If we read the Torah as a tale of a human community's relationship with God, the answer to the first question is the entire Exodus story, all the way through Sinai and the Golden Calf. It is dramatic, romantic, full of bravery and jealousy, and "will-they-make-it?" moments that keep you on the edge of your seat.
But the answer to the second question is that notorious, boring, neurotically detailed and bloody cultic manual of Leviticus. In last week's ON Scripture - The Torah column, Rabbi Moshe Waldoks taught that the sacrificial system is essentially a set of instructions on how to maintain intimacy with God.
I'd like to expand on that teaching: In an age when maintaining long-term healthy relationships with partners and spouses seem long odds, at best, might we benefit by reading the sacrificial system of Leviticus as an ancient instruction manual on maintaining intimate human relationships?
Instruction One: The Olah
The burnt offering is the most basic gift the Israelites are asked to bring to to the Temple. It is the fuel for the sacred fire that is to never extinguish. Israelites bring an "olah" not out of guilt or sin or fear. They bring it to keep the engine of the relationship churning. Instructions to us? Say "I love you" every day. Offer small appreciations and say "thank you" often. Buy a bouquet of flowers for a loved one simply because you feel like it. Keep the fire of the every day burning.
Instruction Two: Mincha
The meal offering of grain, oil and spices was given every morning and evening to priests for food along with the regular animal offerings. Instructions to us? Cook dinner regularly for loved ones. Add salt, but no leaven. Dispense with hubris, pride and arrogance. This meal is elegantly prepared yet humbly presented. And in case you'd like more symbolism, we are instructed to add frankincense, that aromatic material that comes out of Boswellia trees so hearty it can grow on solid rock. In other words, feed your relationships with heartiness -- and heart. Offer food that comes from a soft place inside you that wants to nourish, and from a tough place inside you that knows how to endure through hard times.
Instruction Three: Shlamim
The well-being offering is given out of gratitude and abundance. Unlike some of the other offerings, the Israelite who brings this one gets to eat it and share it with their family. Instructions to us? Gather loved ones around for holidays and special occasions. Get out the camera. Eat the meal you've been craving for so long. Take the time to make it special. Bring your beloved to that favorite restaurant and order the extravagant dish you wouldn't normally dream of ordering. Try to finish it -- but if you can't, eat the leftovers at tomorrow's lunch and bask in the candlelight romance of the night before. This is the gift of well-being. Know how to celebrate special occasions. Know how to pour out the extra generosity.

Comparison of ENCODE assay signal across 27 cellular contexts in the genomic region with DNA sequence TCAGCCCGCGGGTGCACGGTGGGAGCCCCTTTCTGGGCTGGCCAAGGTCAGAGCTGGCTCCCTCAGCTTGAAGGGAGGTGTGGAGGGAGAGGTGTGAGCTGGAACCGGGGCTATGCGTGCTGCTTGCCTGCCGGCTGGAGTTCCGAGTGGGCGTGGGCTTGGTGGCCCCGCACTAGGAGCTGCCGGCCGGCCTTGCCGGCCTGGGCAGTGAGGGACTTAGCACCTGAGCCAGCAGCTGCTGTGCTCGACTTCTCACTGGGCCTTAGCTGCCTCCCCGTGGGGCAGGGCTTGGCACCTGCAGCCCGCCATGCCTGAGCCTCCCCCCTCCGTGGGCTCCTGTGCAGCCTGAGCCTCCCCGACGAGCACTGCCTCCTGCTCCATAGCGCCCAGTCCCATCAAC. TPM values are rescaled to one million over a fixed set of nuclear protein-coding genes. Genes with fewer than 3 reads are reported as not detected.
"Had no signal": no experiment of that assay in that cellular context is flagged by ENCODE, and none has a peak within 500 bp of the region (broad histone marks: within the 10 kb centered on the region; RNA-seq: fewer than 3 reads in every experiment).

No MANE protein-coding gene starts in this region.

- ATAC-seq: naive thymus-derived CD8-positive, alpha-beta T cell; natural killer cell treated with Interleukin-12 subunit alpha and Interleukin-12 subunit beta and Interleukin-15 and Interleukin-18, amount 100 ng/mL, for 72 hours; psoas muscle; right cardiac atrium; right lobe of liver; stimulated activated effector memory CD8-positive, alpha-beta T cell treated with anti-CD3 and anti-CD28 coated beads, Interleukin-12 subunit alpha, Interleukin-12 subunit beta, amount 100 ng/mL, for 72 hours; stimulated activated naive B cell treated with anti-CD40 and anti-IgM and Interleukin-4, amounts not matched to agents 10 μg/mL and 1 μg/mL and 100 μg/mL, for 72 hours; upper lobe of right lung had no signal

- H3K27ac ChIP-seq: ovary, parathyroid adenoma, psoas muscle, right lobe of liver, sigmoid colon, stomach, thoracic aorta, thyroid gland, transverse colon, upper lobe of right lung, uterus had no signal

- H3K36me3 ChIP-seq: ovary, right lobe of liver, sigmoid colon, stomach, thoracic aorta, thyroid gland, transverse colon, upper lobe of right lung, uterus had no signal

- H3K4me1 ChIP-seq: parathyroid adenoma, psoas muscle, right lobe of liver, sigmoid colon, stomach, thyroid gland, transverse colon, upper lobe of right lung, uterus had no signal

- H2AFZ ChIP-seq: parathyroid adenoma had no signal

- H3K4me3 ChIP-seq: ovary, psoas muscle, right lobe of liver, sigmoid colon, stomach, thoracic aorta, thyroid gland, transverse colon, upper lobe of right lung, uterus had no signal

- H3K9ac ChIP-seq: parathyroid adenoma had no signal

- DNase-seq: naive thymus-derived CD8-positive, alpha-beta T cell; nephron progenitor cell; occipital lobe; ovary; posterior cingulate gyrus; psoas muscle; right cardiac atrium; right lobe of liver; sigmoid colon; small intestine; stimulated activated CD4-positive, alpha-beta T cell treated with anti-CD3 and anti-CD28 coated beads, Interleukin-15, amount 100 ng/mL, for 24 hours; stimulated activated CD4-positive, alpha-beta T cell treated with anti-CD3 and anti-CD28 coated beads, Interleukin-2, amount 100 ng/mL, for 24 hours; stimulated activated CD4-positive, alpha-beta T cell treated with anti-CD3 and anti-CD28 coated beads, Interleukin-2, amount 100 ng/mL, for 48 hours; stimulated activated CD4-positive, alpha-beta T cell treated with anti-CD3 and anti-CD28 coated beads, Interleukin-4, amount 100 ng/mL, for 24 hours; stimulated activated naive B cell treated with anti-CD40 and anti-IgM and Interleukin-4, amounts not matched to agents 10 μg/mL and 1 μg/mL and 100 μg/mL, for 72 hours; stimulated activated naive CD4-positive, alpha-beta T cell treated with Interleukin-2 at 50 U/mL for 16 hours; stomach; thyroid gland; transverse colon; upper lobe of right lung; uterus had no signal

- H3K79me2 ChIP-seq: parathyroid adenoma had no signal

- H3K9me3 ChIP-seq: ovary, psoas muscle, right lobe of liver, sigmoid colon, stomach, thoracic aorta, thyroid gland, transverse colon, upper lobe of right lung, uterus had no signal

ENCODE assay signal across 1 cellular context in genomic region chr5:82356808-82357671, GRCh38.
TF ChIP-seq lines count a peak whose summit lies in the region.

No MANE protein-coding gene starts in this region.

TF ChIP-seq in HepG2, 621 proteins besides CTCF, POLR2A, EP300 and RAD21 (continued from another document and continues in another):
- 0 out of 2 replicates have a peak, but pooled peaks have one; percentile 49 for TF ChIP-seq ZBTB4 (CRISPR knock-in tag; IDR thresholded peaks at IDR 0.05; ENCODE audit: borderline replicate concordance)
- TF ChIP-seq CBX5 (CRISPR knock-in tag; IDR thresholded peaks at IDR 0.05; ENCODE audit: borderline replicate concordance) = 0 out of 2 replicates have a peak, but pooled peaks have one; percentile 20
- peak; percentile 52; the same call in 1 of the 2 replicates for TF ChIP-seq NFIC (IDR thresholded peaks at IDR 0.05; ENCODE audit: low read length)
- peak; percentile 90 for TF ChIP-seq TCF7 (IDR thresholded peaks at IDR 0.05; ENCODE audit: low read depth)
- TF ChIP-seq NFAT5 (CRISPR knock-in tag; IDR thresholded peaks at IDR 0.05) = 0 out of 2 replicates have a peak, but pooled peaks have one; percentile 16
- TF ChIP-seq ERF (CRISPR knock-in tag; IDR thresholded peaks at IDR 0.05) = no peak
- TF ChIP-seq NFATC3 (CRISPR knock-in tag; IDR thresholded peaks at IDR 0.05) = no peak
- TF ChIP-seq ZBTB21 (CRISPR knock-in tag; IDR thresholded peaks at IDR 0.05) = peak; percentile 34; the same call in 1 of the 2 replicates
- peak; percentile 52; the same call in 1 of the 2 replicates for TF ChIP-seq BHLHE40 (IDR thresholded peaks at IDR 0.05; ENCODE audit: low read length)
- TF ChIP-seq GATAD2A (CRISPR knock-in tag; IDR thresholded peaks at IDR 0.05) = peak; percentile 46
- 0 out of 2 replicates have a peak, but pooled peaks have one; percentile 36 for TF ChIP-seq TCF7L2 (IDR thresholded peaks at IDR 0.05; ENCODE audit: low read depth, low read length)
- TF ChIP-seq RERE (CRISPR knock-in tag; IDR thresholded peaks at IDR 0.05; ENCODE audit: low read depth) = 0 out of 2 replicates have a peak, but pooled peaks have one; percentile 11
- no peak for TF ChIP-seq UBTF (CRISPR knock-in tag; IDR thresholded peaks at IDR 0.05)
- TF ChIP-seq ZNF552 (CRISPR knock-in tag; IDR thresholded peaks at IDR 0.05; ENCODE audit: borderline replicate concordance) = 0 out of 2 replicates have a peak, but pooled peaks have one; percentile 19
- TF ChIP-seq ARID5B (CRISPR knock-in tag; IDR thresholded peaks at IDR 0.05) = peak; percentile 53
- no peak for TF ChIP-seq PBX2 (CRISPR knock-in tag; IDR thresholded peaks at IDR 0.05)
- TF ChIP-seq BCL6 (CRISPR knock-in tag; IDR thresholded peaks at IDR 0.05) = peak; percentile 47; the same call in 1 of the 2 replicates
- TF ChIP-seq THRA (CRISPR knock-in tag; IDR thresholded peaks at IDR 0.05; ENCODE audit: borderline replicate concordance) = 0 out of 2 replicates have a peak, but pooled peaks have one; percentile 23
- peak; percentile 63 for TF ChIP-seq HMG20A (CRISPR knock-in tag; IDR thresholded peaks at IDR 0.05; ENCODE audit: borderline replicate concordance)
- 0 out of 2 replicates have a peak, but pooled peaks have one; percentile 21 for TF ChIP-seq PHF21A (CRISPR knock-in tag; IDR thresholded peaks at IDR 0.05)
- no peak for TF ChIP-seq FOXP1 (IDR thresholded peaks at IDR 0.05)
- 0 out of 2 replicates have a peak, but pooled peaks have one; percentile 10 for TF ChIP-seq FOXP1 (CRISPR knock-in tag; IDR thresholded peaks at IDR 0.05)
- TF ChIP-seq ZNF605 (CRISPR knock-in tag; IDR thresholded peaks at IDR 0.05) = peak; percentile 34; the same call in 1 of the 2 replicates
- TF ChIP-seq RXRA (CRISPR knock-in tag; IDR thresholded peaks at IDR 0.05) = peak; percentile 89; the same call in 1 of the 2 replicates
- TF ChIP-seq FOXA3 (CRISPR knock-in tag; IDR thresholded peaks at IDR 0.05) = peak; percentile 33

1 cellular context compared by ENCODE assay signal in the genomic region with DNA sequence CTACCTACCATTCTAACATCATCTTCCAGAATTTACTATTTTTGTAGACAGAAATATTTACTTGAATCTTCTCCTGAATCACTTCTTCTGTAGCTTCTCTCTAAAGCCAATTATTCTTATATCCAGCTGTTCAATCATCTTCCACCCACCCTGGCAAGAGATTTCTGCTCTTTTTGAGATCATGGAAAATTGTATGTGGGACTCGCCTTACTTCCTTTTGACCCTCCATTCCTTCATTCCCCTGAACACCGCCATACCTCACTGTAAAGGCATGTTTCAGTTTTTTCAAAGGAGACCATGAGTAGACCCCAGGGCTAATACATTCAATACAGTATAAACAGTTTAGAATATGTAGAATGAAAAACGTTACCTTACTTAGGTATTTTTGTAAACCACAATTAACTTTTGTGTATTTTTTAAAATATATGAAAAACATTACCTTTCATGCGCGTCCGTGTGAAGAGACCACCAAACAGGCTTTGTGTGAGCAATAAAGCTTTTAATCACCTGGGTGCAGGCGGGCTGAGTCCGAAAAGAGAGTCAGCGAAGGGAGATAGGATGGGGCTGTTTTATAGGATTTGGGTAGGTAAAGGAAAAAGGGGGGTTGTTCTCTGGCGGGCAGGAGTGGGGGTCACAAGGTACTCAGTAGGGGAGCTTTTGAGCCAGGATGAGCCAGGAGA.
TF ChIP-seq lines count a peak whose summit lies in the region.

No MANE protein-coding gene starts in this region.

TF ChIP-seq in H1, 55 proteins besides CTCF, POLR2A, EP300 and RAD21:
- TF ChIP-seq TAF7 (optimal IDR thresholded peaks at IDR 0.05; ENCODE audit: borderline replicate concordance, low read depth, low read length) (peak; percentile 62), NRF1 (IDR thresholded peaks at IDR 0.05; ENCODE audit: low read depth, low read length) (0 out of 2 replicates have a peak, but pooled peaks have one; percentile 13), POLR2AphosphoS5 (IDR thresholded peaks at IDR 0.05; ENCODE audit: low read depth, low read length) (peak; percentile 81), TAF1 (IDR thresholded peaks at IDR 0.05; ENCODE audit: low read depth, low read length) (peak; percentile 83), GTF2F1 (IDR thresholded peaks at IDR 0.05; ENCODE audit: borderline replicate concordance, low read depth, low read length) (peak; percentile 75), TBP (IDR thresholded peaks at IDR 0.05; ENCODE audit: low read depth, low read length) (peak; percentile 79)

Instruction Four: Hattat
We arrive at the sin-offering. Here we go, you might be thinking. Finally, we get to the good old guilt-and-punishment stuff I thought was in Leviticus. But my teacher, Rabbi Nehemia Polen, instructs that the key to the sin-offering is where it is offered. For an Israelite, it is sacrificed by the priest on the outer altar, where an Israelite does not go; but when a priest sins, he goes to the inner altar and gestures toward the Holy of Holies, where even normal priests do not go. Instructions for us? When we make mistakes in our intimate relationships, we must go to a deeper place than we normally inhabit. Perhaps an honest conversation. Or a moment of eye contact or quiet interpersonal recognition. Or perhaps we select and give a gift that shows we recognize something in our loved one that we had not seen before. Indeed, an individual's sin-offering is described as having a pleasing odor to God. When a lover buys flowers after a fight, the smell is all the more pleasing for the recognition the flowers represent. Know how to make repairs.
Instruction Five: Asham
The "asham" is like the sin-offering, but it is about realizing responsibility. Maybe we wrote the date in the calendar, but still missed the anniversary. Or we promised to pick up a child at a certain time, but circumsances conspired to make us late. "It wasn't my fault. Let me explain!" we often say. The asham is the wisdom of simply saying "I'm sorry. I take responsibility and pledge to do better next time." The Torah says the asham is the holiest of holies; it is the willingness to bring offerings of apologies, time and gifts when we've hurt another person, even when we believe we are innocent.
The replacement of sacrifice with prayer has been a vital element of our religious evolution. But it has also allowed us to relegate the laws of Leviticus to irrelevant minutia. Instead, let us recognize that the gift-giving to God described in Leviticus offers us categories for structuring and cultivating our own human intimacy. Through this process, we may continue to reach toward the Divine.